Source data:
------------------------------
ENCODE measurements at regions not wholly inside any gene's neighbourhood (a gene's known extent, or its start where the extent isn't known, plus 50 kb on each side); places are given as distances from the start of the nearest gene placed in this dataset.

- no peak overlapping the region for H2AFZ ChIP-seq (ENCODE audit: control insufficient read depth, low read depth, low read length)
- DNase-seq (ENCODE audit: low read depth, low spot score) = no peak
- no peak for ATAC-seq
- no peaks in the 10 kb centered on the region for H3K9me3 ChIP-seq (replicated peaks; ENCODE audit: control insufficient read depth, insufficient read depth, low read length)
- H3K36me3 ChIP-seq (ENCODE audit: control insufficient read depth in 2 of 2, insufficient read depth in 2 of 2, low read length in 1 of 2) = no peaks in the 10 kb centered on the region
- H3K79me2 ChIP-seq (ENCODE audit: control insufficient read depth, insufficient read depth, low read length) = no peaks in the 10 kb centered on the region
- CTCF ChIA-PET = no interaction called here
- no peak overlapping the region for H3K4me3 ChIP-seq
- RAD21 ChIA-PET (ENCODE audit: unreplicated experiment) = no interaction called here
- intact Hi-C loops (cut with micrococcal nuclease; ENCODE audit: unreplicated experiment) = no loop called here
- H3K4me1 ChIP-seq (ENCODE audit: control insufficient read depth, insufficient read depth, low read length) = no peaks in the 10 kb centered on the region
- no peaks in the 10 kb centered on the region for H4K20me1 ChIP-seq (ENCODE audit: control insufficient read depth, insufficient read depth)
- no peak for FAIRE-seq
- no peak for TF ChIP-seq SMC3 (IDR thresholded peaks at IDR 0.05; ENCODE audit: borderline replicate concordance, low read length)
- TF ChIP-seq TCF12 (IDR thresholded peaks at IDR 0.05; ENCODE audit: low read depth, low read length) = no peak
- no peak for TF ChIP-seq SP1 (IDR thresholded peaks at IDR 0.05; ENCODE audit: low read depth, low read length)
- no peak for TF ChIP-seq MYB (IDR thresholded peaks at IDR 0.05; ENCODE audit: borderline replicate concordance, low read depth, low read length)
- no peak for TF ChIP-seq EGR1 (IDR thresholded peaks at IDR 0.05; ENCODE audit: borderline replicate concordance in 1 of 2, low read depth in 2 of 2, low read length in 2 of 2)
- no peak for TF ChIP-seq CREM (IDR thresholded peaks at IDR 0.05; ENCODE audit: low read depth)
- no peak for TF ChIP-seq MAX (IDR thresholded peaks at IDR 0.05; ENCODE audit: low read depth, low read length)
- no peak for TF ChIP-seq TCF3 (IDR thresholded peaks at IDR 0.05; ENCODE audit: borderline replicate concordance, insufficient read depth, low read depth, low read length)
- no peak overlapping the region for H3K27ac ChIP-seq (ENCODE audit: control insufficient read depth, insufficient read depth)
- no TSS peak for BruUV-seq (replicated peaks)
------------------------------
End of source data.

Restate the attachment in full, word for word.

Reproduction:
ENCODE measurements at regions not wholly inside any gene's neighbourhood (a gene's known extent, or its start where the extent isn't known, plus 50 kb on each side); places are given as distances from the start of the nearest gene placed in this dataset.

- no peak overlapping the region for H2AFZ ChIP-seq (ENCODE audit: control insufficient read depth, low read depth, low read length)
- DNase-seq (ENCODE audit: low read depth, low spot score) = no peak
- no peak for ATAC-seq
- no peaks in the 10 kb centered on the region for H3K9me3 ChIP-seq (replicated peaks; ENCODE audit: control insufficient read depth, insufficient read depth, low read length)
- H3K36me3 ChIP-seq (ENCODE audit: control insufficient read depth in 2 of 2, insufficient read depth in 2 of 2, low read length in 1 of 2) = no peaks in the 10 kb centered on the region
- H3K79me2 ChIP-seq (ENCODE audit: control insufficient read depth, insufficient read depth, low read length) = no peaks in the 10 kb centered on the region
- CTCF ChIA-PET = no interaction called here
- no peak overlapping the region for H3K4me3 ChIP-seq
- RAD21 ChIA-PET (ENCODE audit: unreplicated experiment) = no interaction called here
- intact Hi-C loops (cut with micrococcal nuclease; ENCODE audit: unreplicated experiment) = no loop called here
- H3K4me1 ChIP-seq (ENCODE audit: control insufficient read depth, insufficient read depth, low read length) = no peaks in the 10 kb centered on the region
- no peaks in the 10 kb centered on the region for H4K20me1 ChIP-seq (ENCODE audit: control insufficient read depth, insufficient read depth)
- no peak for FAIRE-seq
- no peak for TF ChIP-seq SMC3 (IDR thresholded peaks at IDR 0.05; ENCODE audit: borderline replicate concordance, low read length)
- TF ChIP-seq TCF12 (IDR thresholded peaks at IDR 0.05; ENCODE audit: low read depth, low read length) = no peak
- no peak for TF ChIP-seq SP1 (IDR thresholded peaks at IDR 0.05; ENCODE audit: low read depth, low read length)
- no peak for TF ChIP-seq MYB (IDR thresholded peaks at IDR 0.05; ENCODE audit: borderline replicate concordance, low read depth, low read length)
- no peak for TF ChIP-seq EGR1 (IDR thresholded peaks at IDR 0.05; ENCODE audit: borderline replicate concordance in 1 of 2, low read depth in 2 of 2, low read length in 2 of 2)
- no peak for TF ChIP-seq CREM (IDR thresholded peaks at IDR 0.05; ENCODE audit: low read depth)
- no peak for TF ChIP-seq MAX (IDR thresholded peaks at IDR 0.05; ENCODE audit: low read depth, low read length)
- no peak for TF ChIP-seq TCF3 (IDR thresholded peaks at IDR 0.05; ENCODE audit: borderline replicate concordance, insufficient read depth, low read depth, low read length)
- no peak overlapping the region for H3K27ac ChIP-seq (ENCODE audit: control insufficient read depth, insufficient read depth)
- no TSS peak for BruUV-seq (replicated peaks)